“Not just about hanging onto a playoff spot” for Avalanche


Before the Canadian excursion that generated the most dispiriting loss and most cathartic win of the season in back-to-back games, Avalanche coach Jared Bednar leaned back in his seat at the team’s Centennial practice facility and offered a reflection that was soon revealed to double as foresight.

The question: With so many scoring chances on a nightly basis but so many of them squandered, is it more frustrating or encouraging to watch, rewatch and critique?

“We’re not putting (pucks) in the back of the net easily, and it seems like when we give up those types of quality chances, (opponents) are scoring on them,” Bednar said. “So it’s frustrating. I try not to be — I try not to judge our team just on the result alone. Certainly when they start stacking up the losses, you have to look at it critically.”

Sure enough, a few nights later, the Avalanche dominated two periods in Edmonton but still trailed 2-0 at the intermission. (So which is it, frustrating or encouraging?

“Tough question,” Bednar had said, laughing. “I don’t know. It’s both.”

Then, for 20 minutes, the clouds parted and the signs of encouragement paid off. Nathan MacKinnon finally scored with an act of wizardry after being denied nine times. More goals followed. The Avs (20-15-3) snatched two points at their most desperate moment, facing a sixth consecutive loss.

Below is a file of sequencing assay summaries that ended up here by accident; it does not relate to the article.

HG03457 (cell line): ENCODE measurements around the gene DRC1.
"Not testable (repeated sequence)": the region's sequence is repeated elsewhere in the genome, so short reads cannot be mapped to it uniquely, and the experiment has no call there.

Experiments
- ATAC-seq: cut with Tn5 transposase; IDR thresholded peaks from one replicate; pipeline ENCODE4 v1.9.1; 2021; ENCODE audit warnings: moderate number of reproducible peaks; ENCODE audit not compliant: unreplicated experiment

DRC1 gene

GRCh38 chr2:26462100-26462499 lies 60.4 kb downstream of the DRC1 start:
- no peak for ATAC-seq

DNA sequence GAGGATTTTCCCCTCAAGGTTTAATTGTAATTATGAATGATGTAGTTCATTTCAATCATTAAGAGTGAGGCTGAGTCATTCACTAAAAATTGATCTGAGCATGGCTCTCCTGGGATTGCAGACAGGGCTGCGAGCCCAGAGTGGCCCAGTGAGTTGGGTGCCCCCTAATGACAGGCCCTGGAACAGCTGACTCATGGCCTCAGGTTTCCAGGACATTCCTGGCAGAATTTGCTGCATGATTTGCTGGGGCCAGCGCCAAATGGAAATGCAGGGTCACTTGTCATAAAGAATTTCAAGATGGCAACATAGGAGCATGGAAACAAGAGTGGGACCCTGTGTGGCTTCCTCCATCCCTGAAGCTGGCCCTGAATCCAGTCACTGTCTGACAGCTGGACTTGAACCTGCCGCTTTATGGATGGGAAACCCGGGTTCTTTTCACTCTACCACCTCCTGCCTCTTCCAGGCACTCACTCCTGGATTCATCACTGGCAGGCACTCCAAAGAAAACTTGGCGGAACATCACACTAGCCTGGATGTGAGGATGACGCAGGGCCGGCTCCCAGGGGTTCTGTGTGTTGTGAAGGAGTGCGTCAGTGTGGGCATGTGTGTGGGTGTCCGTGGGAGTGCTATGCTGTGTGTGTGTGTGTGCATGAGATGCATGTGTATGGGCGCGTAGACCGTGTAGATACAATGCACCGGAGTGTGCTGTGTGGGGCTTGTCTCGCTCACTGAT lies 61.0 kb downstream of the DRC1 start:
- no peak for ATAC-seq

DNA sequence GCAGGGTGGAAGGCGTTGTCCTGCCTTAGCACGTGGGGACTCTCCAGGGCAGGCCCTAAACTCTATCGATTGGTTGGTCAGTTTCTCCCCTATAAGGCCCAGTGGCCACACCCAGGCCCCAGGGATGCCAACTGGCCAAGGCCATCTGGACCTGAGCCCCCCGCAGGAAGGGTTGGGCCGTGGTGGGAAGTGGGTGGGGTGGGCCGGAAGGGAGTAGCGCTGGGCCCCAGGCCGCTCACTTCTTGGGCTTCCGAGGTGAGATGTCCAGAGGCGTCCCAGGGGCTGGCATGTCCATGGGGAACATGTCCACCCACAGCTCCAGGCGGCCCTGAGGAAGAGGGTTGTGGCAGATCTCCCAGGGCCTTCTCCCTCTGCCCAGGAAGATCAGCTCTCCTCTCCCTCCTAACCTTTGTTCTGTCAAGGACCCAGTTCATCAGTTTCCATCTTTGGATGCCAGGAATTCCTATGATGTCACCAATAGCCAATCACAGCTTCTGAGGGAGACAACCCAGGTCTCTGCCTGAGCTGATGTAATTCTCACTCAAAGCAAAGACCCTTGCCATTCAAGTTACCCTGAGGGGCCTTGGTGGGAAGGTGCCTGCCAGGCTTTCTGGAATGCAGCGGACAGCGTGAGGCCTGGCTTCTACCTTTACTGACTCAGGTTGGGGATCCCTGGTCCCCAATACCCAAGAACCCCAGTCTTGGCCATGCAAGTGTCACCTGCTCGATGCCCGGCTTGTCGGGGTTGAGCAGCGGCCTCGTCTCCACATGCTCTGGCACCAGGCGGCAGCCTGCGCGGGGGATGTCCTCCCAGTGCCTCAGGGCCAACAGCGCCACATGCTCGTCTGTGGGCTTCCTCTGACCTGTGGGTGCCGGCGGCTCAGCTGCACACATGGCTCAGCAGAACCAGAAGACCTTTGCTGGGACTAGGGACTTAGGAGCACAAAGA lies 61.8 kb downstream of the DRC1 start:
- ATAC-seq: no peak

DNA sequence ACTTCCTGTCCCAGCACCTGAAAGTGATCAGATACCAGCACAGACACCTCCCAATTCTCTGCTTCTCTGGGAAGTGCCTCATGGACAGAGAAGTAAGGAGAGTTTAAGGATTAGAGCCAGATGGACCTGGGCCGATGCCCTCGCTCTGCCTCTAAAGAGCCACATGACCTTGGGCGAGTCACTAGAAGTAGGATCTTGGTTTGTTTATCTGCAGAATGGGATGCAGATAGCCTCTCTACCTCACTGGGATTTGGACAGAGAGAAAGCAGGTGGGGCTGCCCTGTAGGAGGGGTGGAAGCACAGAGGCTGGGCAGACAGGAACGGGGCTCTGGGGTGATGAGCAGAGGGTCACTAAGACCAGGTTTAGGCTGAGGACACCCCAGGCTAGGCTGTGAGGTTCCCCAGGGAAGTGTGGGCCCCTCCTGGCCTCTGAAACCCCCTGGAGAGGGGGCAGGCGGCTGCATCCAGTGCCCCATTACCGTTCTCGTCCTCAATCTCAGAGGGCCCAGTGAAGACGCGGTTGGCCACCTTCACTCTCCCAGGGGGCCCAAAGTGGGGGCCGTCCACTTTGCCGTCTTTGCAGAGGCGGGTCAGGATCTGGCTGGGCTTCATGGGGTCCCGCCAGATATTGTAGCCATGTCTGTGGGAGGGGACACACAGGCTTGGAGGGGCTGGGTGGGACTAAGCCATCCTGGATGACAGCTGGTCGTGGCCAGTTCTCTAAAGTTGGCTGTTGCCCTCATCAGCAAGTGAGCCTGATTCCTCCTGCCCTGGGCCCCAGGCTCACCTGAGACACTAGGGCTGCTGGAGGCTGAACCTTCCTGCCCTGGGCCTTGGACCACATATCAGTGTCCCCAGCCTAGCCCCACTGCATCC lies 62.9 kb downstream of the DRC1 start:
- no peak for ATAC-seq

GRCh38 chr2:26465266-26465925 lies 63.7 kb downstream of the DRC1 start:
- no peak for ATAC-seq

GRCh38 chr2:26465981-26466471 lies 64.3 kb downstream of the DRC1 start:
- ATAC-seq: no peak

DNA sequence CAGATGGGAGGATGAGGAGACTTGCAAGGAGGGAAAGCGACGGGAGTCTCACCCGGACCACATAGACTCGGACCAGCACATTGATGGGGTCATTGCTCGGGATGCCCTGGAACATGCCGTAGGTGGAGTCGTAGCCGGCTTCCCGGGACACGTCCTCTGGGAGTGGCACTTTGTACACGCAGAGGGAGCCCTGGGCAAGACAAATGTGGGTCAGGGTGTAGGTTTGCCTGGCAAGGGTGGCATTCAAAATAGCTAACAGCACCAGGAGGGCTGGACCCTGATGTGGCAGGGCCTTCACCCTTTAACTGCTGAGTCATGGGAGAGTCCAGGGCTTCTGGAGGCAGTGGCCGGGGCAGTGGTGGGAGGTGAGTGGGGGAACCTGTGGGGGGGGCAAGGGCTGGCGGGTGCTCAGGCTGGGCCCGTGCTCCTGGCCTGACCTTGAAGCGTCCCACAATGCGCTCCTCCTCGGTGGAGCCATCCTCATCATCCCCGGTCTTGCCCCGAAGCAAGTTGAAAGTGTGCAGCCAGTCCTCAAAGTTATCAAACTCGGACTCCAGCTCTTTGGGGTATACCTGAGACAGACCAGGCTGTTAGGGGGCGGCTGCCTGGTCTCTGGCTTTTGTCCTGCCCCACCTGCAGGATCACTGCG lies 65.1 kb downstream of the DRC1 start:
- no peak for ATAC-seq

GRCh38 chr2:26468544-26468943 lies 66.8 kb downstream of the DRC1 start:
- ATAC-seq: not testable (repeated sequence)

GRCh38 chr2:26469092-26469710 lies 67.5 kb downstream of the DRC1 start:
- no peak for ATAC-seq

Which brings up another broad point Bednar made before the trip: “You’re not going to play the whole game with the urgency or attack mentality that you go after the third (period) with when you’re down. But I think that we have to have a bigger sense of urgency on every play throughout the course of a game.”

Symmetrical results as dramatic as Colorado’s 2-0 comeback in Edmonton after a 2-0 collapse at Vancouver are reminders of the big picture. The time has come for Bednar to evaluate the first half of the 2022-23 season — far from a failure, but almost equally distant from the preseason blueprint of a team that just won a Stanley Cup.

The short version, Bednar’s words: “Lots of adversity, No. 1. Inconsistent. Some of it expected. Some of it probably should be better.”

The long version: adamant resistance to an adage that might be easy to slip into repeating.

Just get into the playoffs and everything will be OK, right? After all, this is the Avalanche. This is Denver’s proven winner, the team with the most recent championship pedigree.

“Big picture, you like to think we get guys back, everything comes together — that’s fine. It’s good to be confident,” Bednar said. I have a lot of confidence and trust in our team. … That confidence can’t come off just what we’ve done in the past. Because it’s not just about hanging onto a playoff spot and getting into the playoffs. Like, we’re past that.”


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